Kabob n’ Karahi

15521 New Hampshire Ave., Silver Spring; 301-879-0044

Karahi is one of the culinary thrills of Pakistani cuisine: Tender chunks of meat glistening with chili oil and tossed with slivers of ginger and garlic are stir-fried in an iron wok and brought to the table still sizzling. And the fiery versions at this counter-service spot—especially the lamb, bone-in chicken, goat, and kofta (ground beef) karahis—are everything they should be. Scoop them up with a wedge of warm, blistered naan or embellish a forkful with a bit of basmati. Spice-rubbed kebabs cooked over an open flame—go for lamb chops or bone-in chicken—are less mouth-numbing but still wonderful. Besides the regular menu, a roster of daily specials is worth checking out—especially the kofta curry on Wednesdays.

Also good: Chat samosa; lamb curry (Mon-days only).


1780 Florida Ave., NW; 202-265-5764

Ethiopian/Eritrean Even rainy weeknights can mean a wait for a table at this cozy Ethiopian-Eritrean restaurant in Adams Morgan. Credit the warm welcome and generous, home-style dishes that rarely edge past $10. You won’t find all the staples—there’s no kitfo or pricier proteins like lamb—but the kitchen excels with its concise menu. As at the best diners, breakfast is served all day, and you can pick your buzz between potent Ethiopian coffee and a cold St. George beer. The ful—a sort of bean chili topped with jalapeños, tomatoes, yogurt, onions, and two scrambled eggs—is delicious at any hour. Groups should go for the house special: a shareable platter of injera ladled with two kinds of stewed lentils, tomato salad, braised cabbage, and other vegetarian pleasures, with a soulfully spiced heap of beef tibs at the center.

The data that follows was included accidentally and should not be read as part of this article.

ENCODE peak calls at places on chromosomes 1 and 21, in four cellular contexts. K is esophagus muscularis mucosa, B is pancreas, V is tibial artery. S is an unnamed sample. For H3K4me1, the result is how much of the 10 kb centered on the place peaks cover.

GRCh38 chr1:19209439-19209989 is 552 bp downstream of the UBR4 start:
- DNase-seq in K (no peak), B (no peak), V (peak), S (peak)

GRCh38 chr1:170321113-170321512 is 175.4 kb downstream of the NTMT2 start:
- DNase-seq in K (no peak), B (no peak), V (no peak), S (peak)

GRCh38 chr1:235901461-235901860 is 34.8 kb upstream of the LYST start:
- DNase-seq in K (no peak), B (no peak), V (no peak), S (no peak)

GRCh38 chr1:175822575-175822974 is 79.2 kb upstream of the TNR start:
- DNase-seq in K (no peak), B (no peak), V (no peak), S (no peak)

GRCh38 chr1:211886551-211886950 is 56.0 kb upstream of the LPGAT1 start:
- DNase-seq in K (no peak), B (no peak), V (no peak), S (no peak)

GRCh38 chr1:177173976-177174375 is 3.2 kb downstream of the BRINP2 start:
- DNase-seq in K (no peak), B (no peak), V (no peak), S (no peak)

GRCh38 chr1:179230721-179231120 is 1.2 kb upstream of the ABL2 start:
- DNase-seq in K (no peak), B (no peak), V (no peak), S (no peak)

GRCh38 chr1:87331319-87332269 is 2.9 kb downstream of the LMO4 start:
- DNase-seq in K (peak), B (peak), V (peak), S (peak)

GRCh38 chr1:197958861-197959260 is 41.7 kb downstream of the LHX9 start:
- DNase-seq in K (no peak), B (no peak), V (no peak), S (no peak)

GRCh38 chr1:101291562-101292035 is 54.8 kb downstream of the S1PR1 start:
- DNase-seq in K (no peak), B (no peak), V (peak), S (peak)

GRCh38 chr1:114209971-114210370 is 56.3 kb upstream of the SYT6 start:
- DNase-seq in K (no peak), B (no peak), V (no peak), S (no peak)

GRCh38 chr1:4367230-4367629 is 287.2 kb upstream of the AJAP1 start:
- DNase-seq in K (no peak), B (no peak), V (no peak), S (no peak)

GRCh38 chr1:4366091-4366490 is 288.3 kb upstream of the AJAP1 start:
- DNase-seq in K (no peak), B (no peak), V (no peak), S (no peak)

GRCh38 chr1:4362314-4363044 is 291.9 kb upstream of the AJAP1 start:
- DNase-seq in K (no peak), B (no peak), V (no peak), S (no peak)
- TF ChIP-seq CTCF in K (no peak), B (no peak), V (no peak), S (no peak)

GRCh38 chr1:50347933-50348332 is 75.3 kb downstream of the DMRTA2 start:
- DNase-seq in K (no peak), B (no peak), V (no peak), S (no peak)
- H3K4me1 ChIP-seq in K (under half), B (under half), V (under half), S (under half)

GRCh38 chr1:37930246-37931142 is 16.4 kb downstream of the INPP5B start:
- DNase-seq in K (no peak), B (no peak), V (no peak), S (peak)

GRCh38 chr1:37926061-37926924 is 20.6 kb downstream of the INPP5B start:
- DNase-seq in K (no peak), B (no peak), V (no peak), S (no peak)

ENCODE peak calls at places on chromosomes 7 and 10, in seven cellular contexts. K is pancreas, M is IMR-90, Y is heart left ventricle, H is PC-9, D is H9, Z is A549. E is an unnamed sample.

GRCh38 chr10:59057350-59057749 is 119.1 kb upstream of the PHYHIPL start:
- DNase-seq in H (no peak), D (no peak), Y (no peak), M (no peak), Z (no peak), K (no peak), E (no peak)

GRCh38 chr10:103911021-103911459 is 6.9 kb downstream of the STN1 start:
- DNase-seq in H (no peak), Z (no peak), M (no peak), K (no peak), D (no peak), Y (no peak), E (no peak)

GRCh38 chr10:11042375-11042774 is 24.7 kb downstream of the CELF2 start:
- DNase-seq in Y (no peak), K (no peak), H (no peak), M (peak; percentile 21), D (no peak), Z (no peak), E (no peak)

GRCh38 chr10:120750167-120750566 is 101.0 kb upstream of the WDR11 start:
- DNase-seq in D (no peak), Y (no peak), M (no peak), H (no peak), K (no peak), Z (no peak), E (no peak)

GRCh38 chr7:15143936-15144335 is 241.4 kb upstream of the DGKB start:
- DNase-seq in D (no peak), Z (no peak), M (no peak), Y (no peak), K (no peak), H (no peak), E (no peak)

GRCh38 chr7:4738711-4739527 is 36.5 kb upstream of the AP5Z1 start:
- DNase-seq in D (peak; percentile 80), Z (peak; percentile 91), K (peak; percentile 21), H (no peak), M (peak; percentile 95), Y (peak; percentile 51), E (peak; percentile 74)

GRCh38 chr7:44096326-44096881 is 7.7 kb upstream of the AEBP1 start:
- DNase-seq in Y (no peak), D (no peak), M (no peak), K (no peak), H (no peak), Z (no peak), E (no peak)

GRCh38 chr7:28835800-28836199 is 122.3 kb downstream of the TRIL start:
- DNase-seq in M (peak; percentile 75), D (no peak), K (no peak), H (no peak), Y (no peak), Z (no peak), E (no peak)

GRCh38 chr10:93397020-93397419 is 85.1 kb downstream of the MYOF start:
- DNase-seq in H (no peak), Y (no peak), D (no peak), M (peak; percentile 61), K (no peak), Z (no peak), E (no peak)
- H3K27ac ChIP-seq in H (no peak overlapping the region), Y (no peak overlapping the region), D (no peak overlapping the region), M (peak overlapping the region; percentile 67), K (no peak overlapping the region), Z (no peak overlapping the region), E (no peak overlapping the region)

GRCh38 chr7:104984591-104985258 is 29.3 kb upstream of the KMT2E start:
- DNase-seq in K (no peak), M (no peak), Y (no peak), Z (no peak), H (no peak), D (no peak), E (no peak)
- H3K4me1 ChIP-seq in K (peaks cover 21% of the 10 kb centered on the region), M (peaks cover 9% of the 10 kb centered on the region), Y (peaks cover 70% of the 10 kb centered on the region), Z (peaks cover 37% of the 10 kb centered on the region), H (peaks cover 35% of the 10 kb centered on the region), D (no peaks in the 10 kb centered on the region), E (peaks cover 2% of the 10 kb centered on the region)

Also good: Fata with egg sisi (chopped injera with eggs and spicy tomato sauce); special tibs with chicken.

MGM Roast Beef

MGM Roast Beef Cheap Eats 2016 cheapest places to eat
Photo of MGM Roast Beef burger by Scott Suchman

905 Brentwood Rd., NE; 202-248-0389

This glorified lunch counter in industrial Northeast serves sandwiches with no pretensions of being “gourmet.” And that’s a great thing in a city where too many people equate “upscale” with “quality.” This is an order-at-the-counter operation, but unlike the chain sandwich shops, the meats (baked ham, roast beef, smoked turkey, and brisket) are not presliced but showcased, glisteningly, under heat lamps. It’s hard not to ogle them as you stand in line, filling out your order slip to customize your creation. The accessories are no-frills and decidedly unfashionable (no Peppa-dew peppers or fancy mayos), and the sandwiches are the better for it. Roast beef is the titular item, but we gravitate to the brisket and ham, with the excellent onion rolls our bread of choice.